Harald Braun, Edward Vallance (eds)Palgrave Macmillan (November 2003)
In the early modern period, the conscience stood as a powerful mediator between God and man, directing and judging moral actions. This collection conveys the breadth of the conscience's jurisdiction, analysing its impact on politics, religion, science and the understanding of gender and sexuality. It demonstrates how individuals resolved ethical problems in these areas through applying the methods of casuistry, the branch of theology devoted to resolving difficult moral cases. However, casuistry itself was challenged by newer sources of moral guidance.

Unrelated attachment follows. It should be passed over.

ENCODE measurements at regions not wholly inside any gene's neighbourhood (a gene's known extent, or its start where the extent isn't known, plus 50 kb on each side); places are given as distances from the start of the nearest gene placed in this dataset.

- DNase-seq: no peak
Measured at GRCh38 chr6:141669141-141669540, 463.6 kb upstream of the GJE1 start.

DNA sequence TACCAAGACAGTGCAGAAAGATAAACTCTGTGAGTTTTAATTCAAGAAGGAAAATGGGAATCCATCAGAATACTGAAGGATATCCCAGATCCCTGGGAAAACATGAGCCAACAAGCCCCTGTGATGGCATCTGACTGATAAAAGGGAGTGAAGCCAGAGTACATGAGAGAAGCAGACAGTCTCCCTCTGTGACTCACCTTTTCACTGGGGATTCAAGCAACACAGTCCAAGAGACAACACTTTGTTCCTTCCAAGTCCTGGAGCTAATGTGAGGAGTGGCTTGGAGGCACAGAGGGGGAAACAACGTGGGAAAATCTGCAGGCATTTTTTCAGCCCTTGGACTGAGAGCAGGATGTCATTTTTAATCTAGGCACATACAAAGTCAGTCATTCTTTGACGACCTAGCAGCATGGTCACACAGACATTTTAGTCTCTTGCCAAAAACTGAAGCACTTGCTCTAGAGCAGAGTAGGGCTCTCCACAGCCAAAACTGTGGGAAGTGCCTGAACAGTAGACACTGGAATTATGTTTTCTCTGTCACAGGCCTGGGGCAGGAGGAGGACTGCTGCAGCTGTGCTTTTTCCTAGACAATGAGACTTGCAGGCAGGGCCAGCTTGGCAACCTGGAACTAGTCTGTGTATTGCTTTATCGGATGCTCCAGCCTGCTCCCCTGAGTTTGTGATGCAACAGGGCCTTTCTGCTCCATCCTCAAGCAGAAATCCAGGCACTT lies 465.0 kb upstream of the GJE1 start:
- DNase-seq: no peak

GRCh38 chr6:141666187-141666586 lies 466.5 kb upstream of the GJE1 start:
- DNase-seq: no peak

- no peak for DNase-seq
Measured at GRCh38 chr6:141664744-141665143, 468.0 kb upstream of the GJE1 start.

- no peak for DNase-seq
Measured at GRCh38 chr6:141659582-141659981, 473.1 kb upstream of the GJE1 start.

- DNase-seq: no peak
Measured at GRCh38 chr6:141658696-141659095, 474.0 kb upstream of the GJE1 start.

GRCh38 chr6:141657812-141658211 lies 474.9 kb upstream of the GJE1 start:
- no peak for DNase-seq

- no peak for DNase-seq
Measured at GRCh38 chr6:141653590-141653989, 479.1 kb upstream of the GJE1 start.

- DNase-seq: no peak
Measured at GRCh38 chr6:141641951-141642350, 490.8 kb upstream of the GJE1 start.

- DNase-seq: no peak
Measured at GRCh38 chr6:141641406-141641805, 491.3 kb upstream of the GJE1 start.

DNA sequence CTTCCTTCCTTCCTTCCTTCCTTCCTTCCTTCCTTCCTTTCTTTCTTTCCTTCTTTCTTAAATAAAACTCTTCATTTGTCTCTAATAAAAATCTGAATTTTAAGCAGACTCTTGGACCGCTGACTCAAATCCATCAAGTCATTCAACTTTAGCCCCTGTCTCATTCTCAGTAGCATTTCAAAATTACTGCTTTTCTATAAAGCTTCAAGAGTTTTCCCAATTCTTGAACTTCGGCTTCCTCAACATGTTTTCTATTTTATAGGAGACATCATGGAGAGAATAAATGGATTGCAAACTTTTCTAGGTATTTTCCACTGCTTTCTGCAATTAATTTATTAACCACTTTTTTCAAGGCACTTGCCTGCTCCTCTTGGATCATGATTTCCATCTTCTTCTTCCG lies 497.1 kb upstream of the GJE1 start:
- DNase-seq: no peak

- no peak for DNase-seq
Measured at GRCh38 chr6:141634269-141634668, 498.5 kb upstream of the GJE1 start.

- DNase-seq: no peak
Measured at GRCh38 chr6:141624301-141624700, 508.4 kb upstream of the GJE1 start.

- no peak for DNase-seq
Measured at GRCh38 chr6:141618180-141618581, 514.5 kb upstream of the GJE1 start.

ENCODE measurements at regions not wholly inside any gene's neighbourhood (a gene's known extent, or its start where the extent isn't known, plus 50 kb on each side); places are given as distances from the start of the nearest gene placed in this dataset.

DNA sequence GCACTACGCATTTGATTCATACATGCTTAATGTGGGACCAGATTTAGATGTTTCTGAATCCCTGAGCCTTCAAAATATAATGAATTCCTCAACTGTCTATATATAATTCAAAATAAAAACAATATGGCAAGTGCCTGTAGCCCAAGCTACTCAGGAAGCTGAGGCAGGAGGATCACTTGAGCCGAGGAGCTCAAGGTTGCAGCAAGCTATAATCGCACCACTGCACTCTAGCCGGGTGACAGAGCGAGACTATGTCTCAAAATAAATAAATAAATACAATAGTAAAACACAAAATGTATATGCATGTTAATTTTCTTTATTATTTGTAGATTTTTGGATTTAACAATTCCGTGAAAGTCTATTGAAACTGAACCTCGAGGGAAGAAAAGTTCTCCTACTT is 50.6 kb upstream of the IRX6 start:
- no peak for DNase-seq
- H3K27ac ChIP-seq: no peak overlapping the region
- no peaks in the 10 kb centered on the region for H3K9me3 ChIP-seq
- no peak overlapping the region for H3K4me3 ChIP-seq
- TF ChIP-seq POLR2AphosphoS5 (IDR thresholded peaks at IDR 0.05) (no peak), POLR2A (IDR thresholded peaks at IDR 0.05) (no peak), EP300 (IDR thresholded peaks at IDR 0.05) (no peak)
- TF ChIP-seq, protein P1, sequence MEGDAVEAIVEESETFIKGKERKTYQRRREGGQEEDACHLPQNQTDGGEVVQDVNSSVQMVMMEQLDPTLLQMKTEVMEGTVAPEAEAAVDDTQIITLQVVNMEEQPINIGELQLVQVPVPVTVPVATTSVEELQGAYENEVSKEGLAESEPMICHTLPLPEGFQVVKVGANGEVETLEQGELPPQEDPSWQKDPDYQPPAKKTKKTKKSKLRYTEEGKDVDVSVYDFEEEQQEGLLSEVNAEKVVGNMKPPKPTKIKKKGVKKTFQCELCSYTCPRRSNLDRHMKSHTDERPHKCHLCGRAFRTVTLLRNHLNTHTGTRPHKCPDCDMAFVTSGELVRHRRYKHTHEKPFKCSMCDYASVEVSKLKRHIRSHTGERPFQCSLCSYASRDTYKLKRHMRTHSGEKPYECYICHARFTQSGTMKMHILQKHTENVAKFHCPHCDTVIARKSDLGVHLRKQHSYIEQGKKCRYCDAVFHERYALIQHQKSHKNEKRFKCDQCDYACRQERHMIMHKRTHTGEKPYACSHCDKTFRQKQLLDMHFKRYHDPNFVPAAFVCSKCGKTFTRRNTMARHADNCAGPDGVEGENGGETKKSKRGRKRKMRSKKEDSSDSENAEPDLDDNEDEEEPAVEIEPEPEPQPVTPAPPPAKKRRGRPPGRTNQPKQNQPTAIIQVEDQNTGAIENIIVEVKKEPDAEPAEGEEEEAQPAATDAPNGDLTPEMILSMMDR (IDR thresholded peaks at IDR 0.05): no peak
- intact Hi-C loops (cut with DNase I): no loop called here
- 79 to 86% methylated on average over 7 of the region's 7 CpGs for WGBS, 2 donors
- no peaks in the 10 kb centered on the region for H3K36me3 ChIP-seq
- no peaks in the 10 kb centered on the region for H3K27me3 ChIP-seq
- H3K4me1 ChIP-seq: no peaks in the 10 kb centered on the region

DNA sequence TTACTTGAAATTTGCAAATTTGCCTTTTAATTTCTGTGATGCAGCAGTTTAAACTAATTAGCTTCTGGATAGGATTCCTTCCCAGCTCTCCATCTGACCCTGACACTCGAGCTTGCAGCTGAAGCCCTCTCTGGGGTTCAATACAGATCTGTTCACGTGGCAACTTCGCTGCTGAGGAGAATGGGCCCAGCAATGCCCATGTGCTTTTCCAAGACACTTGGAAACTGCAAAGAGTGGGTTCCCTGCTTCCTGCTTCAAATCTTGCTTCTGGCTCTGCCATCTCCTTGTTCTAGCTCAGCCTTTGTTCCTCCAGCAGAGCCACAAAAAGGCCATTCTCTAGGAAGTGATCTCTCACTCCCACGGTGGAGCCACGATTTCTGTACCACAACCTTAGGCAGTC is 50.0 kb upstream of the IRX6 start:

Harald Braun is lecturer in international history at LSE.
Edward Vallance is lecturer in early modern British history at the University of Liverpool.
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